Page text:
Something Essential Disappears

Lunar and solar eclipses follow one another. Lunar eclipses occur at full moons, and solar eclipses at new moons. Two weeks ago at the full moon we had the blood red moon—a total lunar eclipse (the next one is Oct. 8). On Monday night, April 28 (new moon), as the Sun, Moon and Earth align, a solar eclipse (Sun obscured) occurs. Eclipses signify something irrevocably is changed in our world. The Sun is our essential life force. Monday’s new moon, 9 degrees Taurus, is also an annular solar eclipse when the Moon moves centrally in front of the Sun, yet does not cover the Sun completely. The Sun's outer edges, still visible, form a “ring of fire” around the Moon.

 

Sugar: The New Tobacco?

Proposed bill would require warning labels on sugary drinks Will soda and other saccharine libations soon come with a health warning? They will if it’s up to our state senator, Bill Monning (D-Carmel). On Feb. 27, Monning proposed first-of-its-kind legislation that would require a consumer warning label be placed on sugar-sweetened beverages sold in California. SB 1000, also known as the Sugar-Sweetened Beverages Safety Warning Act, was proposed to provide vital information to consumers about the harmful effects of consuming sugary drinks, such as sodas, sports drinks, energy drinks, and sweetened teas.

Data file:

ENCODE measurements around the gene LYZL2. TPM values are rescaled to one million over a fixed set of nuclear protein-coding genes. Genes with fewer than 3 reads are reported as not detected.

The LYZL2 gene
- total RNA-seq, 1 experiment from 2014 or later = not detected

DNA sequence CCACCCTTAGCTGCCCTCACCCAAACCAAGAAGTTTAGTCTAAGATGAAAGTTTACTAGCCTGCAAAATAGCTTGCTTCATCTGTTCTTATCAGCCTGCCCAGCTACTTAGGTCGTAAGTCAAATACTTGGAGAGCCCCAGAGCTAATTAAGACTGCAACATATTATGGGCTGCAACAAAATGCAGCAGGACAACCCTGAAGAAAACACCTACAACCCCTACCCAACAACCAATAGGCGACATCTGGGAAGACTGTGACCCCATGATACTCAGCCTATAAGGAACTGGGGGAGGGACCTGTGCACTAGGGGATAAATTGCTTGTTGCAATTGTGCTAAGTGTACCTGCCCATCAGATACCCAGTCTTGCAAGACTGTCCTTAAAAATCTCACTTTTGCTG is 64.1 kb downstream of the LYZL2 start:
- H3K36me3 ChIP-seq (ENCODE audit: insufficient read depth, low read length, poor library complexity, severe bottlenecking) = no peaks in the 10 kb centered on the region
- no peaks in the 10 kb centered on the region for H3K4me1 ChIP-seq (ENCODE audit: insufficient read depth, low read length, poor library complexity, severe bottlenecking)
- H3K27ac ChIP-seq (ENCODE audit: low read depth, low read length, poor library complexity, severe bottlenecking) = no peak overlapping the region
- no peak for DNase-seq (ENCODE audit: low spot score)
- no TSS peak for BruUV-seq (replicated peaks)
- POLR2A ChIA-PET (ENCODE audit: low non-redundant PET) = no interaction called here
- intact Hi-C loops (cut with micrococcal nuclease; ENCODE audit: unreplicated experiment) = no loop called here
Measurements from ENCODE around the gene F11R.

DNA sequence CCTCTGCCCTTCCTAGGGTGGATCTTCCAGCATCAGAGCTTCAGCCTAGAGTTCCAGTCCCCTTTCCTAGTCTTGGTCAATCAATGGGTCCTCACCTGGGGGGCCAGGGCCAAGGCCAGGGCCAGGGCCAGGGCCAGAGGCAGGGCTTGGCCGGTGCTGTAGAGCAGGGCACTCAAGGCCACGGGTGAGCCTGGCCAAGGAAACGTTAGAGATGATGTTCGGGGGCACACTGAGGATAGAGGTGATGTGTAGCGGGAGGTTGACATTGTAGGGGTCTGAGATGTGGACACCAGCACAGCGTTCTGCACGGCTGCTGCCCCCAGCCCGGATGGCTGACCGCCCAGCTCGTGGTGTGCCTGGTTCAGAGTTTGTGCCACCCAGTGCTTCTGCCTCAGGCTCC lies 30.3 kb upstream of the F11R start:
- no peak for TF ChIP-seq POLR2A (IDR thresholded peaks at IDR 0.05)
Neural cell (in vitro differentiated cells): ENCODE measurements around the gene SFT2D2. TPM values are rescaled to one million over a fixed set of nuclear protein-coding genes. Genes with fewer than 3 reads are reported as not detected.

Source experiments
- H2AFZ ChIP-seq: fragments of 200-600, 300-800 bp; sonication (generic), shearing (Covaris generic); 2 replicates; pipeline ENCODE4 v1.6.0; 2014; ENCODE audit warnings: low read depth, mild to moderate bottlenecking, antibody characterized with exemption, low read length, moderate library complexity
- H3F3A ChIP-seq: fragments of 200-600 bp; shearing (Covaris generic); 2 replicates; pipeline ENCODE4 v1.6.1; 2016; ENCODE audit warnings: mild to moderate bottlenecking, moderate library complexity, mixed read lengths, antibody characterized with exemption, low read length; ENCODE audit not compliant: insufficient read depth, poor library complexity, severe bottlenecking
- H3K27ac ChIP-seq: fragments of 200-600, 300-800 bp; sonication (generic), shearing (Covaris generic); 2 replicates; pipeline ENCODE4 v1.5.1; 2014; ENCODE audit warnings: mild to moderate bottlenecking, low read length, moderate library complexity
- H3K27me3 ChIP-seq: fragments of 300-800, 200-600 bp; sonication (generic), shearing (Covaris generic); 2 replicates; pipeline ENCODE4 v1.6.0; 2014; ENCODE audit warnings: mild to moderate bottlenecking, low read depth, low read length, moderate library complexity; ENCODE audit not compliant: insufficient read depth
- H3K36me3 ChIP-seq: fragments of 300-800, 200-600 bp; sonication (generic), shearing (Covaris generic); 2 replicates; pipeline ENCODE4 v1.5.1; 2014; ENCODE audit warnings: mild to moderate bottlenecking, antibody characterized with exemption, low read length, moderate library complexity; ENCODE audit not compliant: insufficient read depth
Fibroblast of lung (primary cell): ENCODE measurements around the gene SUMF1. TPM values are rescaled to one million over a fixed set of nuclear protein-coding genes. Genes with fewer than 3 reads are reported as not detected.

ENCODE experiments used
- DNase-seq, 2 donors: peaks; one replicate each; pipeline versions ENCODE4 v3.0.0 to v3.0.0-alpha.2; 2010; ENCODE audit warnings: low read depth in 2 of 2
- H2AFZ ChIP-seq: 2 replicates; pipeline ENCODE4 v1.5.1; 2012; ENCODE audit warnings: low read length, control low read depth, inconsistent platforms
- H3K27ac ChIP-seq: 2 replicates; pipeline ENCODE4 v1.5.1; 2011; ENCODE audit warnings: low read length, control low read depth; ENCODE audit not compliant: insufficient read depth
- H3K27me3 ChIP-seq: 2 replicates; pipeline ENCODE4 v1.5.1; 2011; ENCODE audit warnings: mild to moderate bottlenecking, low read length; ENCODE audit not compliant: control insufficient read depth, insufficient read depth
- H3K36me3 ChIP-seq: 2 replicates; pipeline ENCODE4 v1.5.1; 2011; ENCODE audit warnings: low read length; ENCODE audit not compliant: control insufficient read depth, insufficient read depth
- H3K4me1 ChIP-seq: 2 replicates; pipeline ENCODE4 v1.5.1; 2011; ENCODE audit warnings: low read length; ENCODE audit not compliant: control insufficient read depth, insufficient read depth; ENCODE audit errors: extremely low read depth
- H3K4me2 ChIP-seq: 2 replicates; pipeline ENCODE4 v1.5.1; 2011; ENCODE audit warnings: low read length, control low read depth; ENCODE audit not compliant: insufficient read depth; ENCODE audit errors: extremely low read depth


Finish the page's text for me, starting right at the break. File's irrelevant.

Film, Times & Events: Week of April 17

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Palate-Stretching 101

A wine education with Soif’s experts As a veteran of many weekend wine “seminars” at Soif, I have to confess that I’ve never known less (going in) and learned more (coming out) than I did last week at the Spanish Wine Tasting with ace rep Brian Greenwood. These are classy, casual events and it’s hard to imagine having this much flavor fun anywhere for $20.

 

Martin Ranch Winery

Sauvignon Blanc 2011 One of my favorite wines is Sauvignon Blanc, and this one made by Martin Ranch is particularly lovely. Bright, crisp and refreshing, it’s perfect to pair with fish and shellfish—and good for picnics as it has an easy screw-cap bottle. There’s nothing worse than setting down your blanket, pulling out your sandwiches—and then realizing you don’t have a corkscrew.

 

Foodie File: Red Apple Cafe

Breakfast takes center stage at Gracia Krakauer's Red Apple Cafe Before they moved to Aptos, Gracia and her husband Dan Krakauer would visit friends in Santa Cruz County and eat at the Red Apple Café all the time. Then they moved up here from Santa Monica five years ago, and bought the Aptos location (there’s a separate one in Watsonville) from the family who owned it for two decades.

 

How would you feel about a tech industry boom in Santa Cruz?

I feel like it would ruin the small old-town feeling of Santa Cruz. It wouldn’t be the same Surf City kind of vacation town that it is. Antoinette BennettSanta Cruz | Construction Management